I got married when I was in my second semester of college. Also, I worked at a train collection company. I was following the plan, so I thought. I married at 19. The first being growing in me was forming to be this beautiful soul that I named Ashley. She grounded me at my new home with my new husband, to fully live the married life, with a few days a month at the hospital with all of the symptoms of a pregnancy. I had to postpone college, but I kept work for a bit longer. After Ashley was born, I went back to work.
The times I went to pick up Ashley at the house of a family friend who cared for her, my heart broke to see her arms reach up in search for who she was missing. Her sister Melinda came to her rescue, as she too, beautifully, started to form in me a year later; pregnant again, I had to stay home. I stayed with both girls. This was easy. I enjoyed very much every step and challenge of being a stay-at-home mother. Our family enjoyed time together. The four of us were united in all things. My sisters had families of their own as well—raising our children together was a must. We went to carnivals and events; introducing the girls to a diversity of culture was our goal. I didn’t want my daughters to feel less or more than anybody. I preferred they understood the immense diversity of people around us in order to enjoy the best of all, to gain knowledge, to know.
My daughters were very successful in school; they both were in the top three in their class. Also, they pursued their careers, and both graduated from college. This gives me peace, because nobody can take your education away from you, as I told them on the day of my last graduation. I went back to school to finish my bachelor’s degree, and later my master’s in the middle of life as I knew it. I got a substituting job at a school to open my doors into the new world of a career in education.
How has being an immigrant and a mother shaped who you are?
Every event in my life has shaped me into who I am. From having been conceived at the beach in a culture full of joy, courage, and music; enjoying the pleasure of having a big family with many siblings; the divorce of my parents at an early age; the decisions of a father to unite his kids; the courage and the strength of a grandmother; the dedication of a young wife with kids that were not her own; the determination and tenacity of a mother; learning the ways in a new world; building a family; the lows and highs of two adults building love; laying the foundation in hopes to prepare two girls; and ultimately the desire of health, happiness, love, and peace—shapes who I am.
Self-care is different for everyone—what does it mean to you?
On tough days, when I feel something has failed, I look at nature. I want peace. I rejoice in the birth of a new day. It fascinates me to see how the sun wakes up in front of my eyes. The colour it gives reminds me that no matter what, it is a new day—a new day to do it all over again.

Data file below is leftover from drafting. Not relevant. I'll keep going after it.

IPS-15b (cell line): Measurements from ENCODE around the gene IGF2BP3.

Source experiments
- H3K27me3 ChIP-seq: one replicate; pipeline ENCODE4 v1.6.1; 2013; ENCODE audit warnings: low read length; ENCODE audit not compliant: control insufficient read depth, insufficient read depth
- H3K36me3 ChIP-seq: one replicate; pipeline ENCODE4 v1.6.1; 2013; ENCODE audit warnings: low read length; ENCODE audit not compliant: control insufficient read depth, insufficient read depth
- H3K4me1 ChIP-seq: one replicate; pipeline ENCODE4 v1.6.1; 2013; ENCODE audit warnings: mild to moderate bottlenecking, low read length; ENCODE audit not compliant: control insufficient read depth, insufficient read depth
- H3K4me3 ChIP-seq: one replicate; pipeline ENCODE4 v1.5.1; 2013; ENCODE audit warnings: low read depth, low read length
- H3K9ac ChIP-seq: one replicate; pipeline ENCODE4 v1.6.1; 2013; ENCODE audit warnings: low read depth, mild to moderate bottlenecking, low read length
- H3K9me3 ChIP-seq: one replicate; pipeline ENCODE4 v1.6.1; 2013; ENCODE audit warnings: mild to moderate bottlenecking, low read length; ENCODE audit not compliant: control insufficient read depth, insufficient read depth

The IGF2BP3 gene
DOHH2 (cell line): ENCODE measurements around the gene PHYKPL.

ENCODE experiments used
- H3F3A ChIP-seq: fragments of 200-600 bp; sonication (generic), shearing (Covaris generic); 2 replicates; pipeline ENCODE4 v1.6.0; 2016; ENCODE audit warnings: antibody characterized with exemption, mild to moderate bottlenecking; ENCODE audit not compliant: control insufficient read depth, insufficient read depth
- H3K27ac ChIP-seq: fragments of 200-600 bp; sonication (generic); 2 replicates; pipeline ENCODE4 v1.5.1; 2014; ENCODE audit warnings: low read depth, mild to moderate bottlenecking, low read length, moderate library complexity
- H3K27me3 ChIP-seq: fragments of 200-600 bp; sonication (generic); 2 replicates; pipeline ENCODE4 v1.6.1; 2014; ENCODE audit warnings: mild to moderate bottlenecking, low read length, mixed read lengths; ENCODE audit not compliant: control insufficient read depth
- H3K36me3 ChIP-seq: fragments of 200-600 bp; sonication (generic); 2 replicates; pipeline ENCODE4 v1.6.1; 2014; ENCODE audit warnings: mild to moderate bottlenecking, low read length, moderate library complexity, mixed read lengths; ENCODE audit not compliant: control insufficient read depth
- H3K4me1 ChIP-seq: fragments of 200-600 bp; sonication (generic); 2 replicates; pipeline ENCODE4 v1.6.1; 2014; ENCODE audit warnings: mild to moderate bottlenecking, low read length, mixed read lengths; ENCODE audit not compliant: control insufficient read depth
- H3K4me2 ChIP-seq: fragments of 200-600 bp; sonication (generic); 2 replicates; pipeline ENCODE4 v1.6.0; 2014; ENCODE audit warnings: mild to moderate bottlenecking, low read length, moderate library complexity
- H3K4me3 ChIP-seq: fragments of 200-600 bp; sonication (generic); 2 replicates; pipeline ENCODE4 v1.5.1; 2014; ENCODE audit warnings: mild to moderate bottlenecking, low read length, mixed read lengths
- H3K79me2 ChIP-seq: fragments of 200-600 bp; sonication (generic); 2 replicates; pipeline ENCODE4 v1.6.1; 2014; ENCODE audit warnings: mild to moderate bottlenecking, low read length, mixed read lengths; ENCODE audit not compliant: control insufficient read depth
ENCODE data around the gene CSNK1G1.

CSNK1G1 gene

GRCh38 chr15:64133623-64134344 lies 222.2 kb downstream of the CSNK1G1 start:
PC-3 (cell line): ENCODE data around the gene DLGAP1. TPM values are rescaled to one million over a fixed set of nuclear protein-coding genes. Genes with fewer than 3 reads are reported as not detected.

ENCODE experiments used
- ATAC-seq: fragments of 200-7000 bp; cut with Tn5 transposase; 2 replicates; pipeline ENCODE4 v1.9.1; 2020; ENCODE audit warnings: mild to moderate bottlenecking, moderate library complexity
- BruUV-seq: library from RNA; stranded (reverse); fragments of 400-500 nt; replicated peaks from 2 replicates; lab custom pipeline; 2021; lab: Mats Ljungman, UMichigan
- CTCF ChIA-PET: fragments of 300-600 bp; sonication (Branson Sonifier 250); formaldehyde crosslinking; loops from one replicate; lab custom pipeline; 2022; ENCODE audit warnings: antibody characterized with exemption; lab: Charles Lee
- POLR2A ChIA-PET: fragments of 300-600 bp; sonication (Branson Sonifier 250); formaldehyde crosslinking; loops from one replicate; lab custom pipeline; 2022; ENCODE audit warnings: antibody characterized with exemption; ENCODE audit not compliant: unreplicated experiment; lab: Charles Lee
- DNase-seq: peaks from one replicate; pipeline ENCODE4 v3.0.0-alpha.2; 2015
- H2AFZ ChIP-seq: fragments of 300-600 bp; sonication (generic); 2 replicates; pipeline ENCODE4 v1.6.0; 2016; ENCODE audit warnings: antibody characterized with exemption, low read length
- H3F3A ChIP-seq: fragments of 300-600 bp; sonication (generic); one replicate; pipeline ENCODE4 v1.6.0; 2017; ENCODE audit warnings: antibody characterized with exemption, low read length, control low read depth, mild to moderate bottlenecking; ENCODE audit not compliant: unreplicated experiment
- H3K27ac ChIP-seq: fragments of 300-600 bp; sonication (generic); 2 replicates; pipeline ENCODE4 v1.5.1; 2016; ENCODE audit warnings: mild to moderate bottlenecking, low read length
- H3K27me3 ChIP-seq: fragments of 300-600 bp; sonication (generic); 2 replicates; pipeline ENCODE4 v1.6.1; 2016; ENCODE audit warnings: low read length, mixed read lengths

There is always an opportunity to start anew. A friend once told me, as I was going through a very tough time in my life, to focus on keeping my head above the water. She said that even if I had to go down for a bit because I could not hold myself up any longer, to go deep and to use the bottom to propel myself up again. I feel that everything for which we are looking is within us. Self-care then means to me to feel peace within. Of course, I would lie if I didn’t include that taking good care of me means that I try to eat healthy foods with periods of fun food; look fit and clean; and buy shoes.
What is your favourite or most memorable piece of advice?
My most favourite piece of advice is that we have the option to live our lives plentifully, always remembering that life comes with rules. Understanding and following these rules determines our success, and in their absence, our fall. Life seems like a game, and if well played, in the midst of adversity, the wind will shake us but not destroy us. Especially if we have positive beliefs and well established values.
We must accept who we are, from where we come, and to where we want to go in order to understand and follow the process. Nothing that has happened to us and will happen is new. Someone has experienced this at one point or the other; therefore, I love advice and old sayings. When a wise, old person dies, an entire life encyclopedia is lost. I like to listen to older people, even when their advice to me feels like a fake arm—I try to imagine how it would feel if it was real. Thoughts are like clouds in the sky, they go. Your mind is meant to think, but we must not be infantile and believe that everything we think is real. And love must guide all.
This interview has been edited and condensed.
Read about the other 2020 Dynamic Women Award winners here.
Read about the 2019 Dynamic Women Award winners here.